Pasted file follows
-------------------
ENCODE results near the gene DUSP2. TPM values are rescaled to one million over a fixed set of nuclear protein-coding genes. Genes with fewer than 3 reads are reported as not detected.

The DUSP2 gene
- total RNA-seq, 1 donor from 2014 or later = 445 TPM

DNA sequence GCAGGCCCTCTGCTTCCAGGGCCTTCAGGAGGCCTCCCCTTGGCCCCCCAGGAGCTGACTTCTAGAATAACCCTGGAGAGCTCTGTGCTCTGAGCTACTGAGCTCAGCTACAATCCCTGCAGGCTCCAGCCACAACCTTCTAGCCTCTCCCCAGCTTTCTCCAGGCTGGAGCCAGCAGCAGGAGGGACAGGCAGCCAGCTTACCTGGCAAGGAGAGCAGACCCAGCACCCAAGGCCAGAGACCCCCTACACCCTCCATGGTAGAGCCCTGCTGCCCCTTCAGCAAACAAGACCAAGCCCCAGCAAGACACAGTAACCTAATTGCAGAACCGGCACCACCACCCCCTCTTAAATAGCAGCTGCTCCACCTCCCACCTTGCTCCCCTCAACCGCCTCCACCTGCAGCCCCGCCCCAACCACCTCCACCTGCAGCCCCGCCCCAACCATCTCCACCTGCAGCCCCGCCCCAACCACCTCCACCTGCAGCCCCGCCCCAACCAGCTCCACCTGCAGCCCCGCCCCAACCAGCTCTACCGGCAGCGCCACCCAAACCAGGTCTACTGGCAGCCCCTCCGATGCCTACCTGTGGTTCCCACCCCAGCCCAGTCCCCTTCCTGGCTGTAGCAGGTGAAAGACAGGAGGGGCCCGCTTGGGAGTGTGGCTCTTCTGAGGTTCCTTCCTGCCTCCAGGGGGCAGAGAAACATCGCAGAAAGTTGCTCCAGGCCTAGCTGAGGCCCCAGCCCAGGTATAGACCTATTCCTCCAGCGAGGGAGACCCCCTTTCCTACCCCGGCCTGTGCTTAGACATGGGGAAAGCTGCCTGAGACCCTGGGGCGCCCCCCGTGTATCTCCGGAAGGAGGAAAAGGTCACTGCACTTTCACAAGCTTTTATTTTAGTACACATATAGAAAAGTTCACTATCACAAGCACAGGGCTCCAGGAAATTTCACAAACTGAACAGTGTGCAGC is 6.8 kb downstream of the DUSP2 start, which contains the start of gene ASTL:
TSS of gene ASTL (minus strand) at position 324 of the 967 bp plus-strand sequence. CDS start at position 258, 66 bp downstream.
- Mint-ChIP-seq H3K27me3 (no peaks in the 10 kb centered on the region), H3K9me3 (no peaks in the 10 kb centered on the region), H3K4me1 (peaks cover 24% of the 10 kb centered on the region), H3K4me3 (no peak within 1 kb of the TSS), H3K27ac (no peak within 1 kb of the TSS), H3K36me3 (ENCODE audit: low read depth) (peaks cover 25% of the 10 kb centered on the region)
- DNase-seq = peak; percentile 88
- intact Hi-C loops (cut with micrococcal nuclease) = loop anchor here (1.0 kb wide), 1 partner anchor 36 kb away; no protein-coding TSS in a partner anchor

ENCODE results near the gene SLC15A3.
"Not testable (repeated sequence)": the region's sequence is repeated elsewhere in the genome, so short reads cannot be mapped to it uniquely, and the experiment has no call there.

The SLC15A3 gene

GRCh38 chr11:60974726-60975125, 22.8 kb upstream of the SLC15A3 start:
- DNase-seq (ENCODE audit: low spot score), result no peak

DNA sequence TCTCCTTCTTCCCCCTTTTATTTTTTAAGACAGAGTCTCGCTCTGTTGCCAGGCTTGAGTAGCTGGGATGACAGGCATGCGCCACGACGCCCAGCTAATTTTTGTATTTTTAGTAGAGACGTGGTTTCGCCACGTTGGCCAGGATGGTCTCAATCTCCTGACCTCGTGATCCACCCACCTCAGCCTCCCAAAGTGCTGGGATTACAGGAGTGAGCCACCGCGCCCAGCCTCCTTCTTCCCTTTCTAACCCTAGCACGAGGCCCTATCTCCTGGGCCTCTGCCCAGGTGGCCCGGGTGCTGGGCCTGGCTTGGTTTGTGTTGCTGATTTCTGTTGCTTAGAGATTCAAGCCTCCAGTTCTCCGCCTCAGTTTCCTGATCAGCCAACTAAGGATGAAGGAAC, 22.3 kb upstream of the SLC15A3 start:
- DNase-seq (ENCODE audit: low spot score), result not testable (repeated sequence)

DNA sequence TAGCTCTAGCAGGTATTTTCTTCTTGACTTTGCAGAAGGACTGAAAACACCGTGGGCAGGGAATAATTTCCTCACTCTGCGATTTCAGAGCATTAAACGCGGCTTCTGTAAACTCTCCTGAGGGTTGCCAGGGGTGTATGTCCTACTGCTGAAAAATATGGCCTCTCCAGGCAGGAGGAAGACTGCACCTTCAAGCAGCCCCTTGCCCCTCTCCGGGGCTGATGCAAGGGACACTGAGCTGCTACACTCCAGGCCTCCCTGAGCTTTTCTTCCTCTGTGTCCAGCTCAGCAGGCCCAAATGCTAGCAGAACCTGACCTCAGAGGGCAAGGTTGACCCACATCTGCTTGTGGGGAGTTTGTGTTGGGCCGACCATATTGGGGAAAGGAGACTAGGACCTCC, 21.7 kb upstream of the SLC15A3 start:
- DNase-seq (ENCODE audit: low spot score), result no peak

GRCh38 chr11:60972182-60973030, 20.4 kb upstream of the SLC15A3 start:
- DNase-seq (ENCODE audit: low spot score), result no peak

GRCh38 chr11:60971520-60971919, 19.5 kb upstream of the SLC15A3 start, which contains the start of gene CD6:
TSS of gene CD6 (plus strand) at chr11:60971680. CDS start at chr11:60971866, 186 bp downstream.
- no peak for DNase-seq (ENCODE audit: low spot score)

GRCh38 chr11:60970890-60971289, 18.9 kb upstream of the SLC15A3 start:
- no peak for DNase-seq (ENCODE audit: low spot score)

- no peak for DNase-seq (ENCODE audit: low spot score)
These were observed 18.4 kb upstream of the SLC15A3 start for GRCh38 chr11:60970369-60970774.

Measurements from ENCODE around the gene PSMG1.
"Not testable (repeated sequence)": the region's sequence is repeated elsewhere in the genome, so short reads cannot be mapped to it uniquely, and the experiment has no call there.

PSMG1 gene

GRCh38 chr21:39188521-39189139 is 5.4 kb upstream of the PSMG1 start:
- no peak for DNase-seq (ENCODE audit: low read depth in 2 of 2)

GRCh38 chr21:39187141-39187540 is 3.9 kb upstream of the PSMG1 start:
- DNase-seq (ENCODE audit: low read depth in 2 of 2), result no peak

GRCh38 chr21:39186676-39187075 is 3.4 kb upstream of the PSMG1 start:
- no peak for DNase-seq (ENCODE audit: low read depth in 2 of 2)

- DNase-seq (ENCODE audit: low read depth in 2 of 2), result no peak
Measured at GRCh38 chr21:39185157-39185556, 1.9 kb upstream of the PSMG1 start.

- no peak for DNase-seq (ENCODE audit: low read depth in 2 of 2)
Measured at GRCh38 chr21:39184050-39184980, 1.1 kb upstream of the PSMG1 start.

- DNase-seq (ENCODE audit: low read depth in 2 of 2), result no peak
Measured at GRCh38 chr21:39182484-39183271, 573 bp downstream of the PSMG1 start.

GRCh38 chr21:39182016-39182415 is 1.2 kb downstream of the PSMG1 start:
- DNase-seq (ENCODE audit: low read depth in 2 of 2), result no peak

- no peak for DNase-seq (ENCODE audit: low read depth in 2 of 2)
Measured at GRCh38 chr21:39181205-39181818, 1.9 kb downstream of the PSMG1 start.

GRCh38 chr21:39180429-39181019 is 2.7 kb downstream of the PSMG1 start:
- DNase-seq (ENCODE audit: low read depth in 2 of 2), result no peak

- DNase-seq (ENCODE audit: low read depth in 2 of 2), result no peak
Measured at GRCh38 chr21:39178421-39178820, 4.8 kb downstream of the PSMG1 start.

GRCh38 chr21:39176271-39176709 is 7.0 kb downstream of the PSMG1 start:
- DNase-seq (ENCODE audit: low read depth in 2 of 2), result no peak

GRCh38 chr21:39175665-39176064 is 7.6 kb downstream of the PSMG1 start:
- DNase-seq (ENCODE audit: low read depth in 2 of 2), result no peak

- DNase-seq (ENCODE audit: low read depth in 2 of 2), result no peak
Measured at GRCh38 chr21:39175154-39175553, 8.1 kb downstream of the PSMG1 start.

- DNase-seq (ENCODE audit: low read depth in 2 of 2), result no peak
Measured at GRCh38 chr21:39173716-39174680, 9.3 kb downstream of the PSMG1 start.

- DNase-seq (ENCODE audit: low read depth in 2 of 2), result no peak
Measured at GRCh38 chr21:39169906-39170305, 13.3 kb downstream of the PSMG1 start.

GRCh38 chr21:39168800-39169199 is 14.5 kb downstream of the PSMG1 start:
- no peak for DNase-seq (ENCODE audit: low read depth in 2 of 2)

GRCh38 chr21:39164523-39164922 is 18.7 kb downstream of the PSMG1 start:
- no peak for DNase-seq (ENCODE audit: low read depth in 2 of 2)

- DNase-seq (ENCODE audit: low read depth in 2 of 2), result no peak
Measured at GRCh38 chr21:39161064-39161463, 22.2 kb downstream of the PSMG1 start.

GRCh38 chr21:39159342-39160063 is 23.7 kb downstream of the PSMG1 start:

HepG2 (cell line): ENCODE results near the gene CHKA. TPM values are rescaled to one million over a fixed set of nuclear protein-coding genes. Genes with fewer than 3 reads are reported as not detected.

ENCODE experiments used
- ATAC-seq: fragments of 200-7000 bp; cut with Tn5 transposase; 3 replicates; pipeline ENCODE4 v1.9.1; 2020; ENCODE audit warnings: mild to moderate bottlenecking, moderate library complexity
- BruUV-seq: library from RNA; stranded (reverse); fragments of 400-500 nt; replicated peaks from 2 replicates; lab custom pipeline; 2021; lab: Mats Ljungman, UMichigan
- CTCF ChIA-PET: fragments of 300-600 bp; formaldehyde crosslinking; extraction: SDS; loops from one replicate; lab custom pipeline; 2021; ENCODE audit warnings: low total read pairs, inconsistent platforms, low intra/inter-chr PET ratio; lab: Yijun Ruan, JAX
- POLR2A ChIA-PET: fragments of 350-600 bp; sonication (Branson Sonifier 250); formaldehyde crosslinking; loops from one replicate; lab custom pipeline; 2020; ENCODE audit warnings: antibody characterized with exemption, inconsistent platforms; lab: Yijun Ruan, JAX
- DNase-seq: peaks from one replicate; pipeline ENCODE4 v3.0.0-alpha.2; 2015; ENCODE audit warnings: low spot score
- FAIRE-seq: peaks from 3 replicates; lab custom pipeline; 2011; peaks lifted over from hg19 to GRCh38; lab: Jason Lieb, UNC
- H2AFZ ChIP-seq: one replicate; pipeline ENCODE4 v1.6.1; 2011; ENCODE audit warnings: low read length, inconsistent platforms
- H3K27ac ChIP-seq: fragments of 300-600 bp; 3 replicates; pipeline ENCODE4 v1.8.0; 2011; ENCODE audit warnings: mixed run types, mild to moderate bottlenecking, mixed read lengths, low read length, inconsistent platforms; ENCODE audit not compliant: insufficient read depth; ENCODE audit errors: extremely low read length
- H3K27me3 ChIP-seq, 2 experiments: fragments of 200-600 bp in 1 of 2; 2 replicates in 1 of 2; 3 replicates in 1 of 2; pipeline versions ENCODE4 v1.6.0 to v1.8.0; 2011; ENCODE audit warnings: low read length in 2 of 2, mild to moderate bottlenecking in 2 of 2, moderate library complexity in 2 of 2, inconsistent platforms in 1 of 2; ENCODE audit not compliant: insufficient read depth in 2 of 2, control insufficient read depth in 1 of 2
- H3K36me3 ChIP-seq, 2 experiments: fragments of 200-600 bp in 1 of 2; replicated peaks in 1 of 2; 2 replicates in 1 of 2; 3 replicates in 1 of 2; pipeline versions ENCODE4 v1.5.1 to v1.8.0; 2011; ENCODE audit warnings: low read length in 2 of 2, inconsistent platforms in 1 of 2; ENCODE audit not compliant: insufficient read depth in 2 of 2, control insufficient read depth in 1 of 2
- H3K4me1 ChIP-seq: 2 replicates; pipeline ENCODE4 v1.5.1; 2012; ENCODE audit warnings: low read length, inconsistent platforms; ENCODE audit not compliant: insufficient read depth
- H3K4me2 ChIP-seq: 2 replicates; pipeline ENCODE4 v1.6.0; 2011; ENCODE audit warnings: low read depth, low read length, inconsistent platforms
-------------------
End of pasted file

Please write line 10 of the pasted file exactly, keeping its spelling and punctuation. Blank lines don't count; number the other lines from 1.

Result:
"Not testable (repeated sequence)": the region's sequence is repeated elsewhere in the genome, so short reads cannot be mapped to it uniquely, and the experiment has no call there.